Tag Archives: debugging

Debugging High Latency Due to Context Leaks

Post Syndicated from Grab Tech original https://engineering.grab.com/debugging-high-latency-market-store


Market-Store is an in-house developed general purpose feature store that is used to serve real-time computed machine learning (ML) features. Market-Store has a stringent SLA around latency, throughput, and availability as it empowers ML models, which are used in Dynamic Pricing and Consumer Experience.


As Grab continues to grow, introducing new ML models and handling increased traffic, Market-Store started to experience high latency. Market-Store’s SLA states that 99% of transactions should be within 200ms, but our latency increased to 2 seconds. This affected the availability and accuracy of our models that rely on Market-Store for real-time features.

Latency Issue

We used different metrics and logs to debug the latency issue but could not find any abnormalities that directly correlated to the API’s performance. We discovered that the problem went away temporarily when we restarted the service. But during the next peak period, the service began to struggle once again and the problem became more prominent as Market-Store’s query per second (QPS) increased.

The following graph shows an increase in the memory used with time over 12 hours. Even as the system load receded, memory usage continued to increase.

The continuous increase in memory consumption indicated the possibility of a memory leak, which occurs when memory is allocated but not returned after its use is over. This results in consistently increasing consumed memory until the service runs out of memory and crashes.

Although we could restart the service and resolve the issue temporarily, the increasing memory use suggested a deeper underlying root cause. This meant that we needed to conduct further investigation with tools that could provide deeper insights into the memory allocations.

Debugging Using Go Tools

PPROF is a profiling tool by Golang that helps to visualise and analyse profiles from Go programmes. A profile is a collection of stack traces showing the call sequences in your programme that eventually led to instances of a particular event i.e. allocation. It also provides details such as Heap and CPU information, which could provide insights into the bottlenecks of the Go programme.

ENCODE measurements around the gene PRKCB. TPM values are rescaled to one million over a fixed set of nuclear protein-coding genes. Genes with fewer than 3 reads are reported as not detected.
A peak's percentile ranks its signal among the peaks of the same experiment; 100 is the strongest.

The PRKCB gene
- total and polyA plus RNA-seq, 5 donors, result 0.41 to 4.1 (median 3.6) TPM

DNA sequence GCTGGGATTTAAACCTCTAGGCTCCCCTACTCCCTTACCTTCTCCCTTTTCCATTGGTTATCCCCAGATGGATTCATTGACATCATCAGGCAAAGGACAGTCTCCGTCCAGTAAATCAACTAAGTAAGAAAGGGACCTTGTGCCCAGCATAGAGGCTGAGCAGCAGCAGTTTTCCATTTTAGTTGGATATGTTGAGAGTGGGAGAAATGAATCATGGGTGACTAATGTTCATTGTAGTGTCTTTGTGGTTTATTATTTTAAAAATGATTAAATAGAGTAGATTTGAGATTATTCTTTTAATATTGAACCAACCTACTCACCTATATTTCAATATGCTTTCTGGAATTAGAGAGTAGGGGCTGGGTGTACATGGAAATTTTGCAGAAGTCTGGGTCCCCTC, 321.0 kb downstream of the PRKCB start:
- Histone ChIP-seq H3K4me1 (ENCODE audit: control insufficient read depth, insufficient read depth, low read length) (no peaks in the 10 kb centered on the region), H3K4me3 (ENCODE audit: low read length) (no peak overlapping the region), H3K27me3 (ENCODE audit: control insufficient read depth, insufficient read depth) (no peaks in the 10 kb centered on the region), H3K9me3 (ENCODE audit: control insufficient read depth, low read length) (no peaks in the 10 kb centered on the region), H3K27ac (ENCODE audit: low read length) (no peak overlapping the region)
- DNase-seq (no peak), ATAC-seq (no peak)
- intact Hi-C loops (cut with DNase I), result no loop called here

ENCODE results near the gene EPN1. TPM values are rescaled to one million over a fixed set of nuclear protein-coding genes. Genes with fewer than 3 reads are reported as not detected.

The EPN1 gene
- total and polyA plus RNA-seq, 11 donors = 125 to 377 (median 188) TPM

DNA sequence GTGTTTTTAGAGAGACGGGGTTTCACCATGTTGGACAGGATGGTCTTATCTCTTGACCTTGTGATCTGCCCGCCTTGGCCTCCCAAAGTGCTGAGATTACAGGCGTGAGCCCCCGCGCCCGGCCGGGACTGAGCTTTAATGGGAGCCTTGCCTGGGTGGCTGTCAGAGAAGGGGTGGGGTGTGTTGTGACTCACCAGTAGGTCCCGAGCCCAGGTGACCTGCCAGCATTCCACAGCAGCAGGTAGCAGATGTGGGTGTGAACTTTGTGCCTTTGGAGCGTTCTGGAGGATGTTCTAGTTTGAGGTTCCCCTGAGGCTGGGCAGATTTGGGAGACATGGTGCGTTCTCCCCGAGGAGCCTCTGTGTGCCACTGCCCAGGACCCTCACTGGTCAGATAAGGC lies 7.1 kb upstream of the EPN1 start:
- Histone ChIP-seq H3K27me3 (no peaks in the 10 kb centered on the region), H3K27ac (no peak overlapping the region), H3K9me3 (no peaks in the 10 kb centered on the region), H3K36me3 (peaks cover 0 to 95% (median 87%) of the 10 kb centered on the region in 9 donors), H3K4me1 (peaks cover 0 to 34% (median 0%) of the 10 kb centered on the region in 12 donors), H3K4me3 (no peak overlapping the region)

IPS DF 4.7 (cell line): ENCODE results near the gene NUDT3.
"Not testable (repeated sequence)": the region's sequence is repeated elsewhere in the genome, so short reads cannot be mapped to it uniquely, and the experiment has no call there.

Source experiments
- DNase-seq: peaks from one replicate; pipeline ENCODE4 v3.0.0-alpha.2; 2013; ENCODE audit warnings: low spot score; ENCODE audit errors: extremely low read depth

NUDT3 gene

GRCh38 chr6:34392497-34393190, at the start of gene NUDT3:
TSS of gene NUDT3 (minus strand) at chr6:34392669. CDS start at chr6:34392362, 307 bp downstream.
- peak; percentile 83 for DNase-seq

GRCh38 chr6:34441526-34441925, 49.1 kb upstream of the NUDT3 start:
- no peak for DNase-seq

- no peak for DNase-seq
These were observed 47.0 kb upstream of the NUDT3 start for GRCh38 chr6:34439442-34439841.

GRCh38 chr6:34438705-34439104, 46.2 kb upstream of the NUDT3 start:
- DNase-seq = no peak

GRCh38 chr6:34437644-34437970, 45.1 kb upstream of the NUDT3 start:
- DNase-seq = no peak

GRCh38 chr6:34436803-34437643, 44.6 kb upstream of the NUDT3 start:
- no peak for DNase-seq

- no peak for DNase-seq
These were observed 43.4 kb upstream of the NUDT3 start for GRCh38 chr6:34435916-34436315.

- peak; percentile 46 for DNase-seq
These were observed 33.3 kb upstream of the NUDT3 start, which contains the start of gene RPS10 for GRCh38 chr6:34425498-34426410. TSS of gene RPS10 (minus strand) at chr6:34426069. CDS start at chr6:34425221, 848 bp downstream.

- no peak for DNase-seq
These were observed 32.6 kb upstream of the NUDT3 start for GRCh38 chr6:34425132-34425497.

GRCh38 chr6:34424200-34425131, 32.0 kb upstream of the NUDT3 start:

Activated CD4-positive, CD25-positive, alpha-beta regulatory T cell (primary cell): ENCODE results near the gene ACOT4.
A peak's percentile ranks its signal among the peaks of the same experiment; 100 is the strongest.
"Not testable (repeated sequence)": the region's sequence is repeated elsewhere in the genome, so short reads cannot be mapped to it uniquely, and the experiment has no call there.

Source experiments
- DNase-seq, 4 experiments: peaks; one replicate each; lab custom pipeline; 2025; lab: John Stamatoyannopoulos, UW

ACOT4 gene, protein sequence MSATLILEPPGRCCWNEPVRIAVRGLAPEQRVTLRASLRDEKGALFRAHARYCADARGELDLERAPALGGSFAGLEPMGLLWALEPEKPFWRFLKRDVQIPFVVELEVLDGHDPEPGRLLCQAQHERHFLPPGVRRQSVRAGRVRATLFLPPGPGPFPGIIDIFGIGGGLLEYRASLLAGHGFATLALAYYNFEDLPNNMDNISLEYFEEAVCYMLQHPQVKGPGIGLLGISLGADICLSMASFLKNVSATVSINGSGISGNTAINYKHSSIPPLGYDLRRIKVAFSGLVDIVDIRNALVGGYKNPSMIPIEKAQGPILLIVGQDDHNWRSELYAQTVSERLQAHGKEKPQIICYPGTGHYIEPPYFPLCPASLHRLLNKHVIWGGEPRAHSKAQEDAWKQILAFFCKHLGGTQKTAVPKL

By default, PPROF is enabled on all Grab Go services, making it the ideal tool to use in our scenario. To understand how memory is allocated, we used PPROF to generate Market-Store’s Heap profile, which can be used to understand how inuse memory was allocated for the programme.

You can collect the Heap profile by running this command:

go tool pprof 'http://localhost:6060/debug/pprof/heap'

The command then generates the Heap profile information as shown in the diagram below:

From this diagram, we noticed that a lot of memory was allocated and held by the child context created from Async Library even after the tasks were completed.

In Market-Store, we used the Async Library, a Grab open-source library, which typically used to run concurrent tasks. Any contexts created by the Async Library should be cleaned up after the background tasks are completed. This way, memory would be returned to the service.

However, as shown in the diagram, memory was not being returned, resulting in a memory leak, which explains the increasing memory usage even as Market-Store’s system load decreased.

Uncovering the Real Issue

So we knew that Market-Store’s latency was affected, but we didn’t know why. From the first graph, we saw that memory usage continued to grow even as Market-Store’s system load decreased. Then, PPROF showed us that the memory held by contexts was not cleaned up, resulting in a memory leak.

Through our investigations, we drew a correlation between the increase in memory usage and a degradation in the server’s API latency. In other words, the memory leak resulted in a high memory consumption and eventually, caused the latency issue.

However, there was no change in our service that would have impacted how contexts are created and cleaned up. So what caused the memory leak?

Debugging the Memory Leak

We needed to look into the Async Library and how it worked. For Market-Store, we updated the cache asynchronously for the write-around caching mechanism. We use the Async Library for running the update tasks in the background.

The following code snippet explains how the Async Library works:

async.Consume(context.Background(), runtime.NumCPU()*4, buffer)

// Consume runs the tasks with a specific max concurrency

func Consume(ctx context.Context, concurrency int, tasks chan Task) Task {

   // code...

   return Invoke(ctx, func(context.Context) (interface{}, error) {

       workers := make(chan int, concurrency)

       concurrentTasks := make([]Task, concurrency)

       // code ...

       t.Run(ctx).ContinueWith(ctx, func(interface{}, error) (interface{}, error) {

       // code...




func Invoke(ctx context.Context, action Work) Task {

    return NewTask(action).Run(ctx)


func(t *task) Run(ctx context.Context) Task {

    ctx, t.cancel = context.WithCancel(ctx)

    go t.run(ctx)

    return t


Note: Code that is not relevant to this article was replaced with code.

As seen in the code snippet above, the Async Library initialises the Consume method with a background context, which is then passed to all its runners. Background contexts are empty and do not track or have links to child contexts that are created from them.

In Market-Store, we use background contexts because they are not bound by request contexts and can continue running even after a request context is cleaned up. This means that once the task has finished running, the memory consumed by child contexts would be freed up, avoiding the issue of memory leaks altogether.

Identifying the Cause of the Memory Leak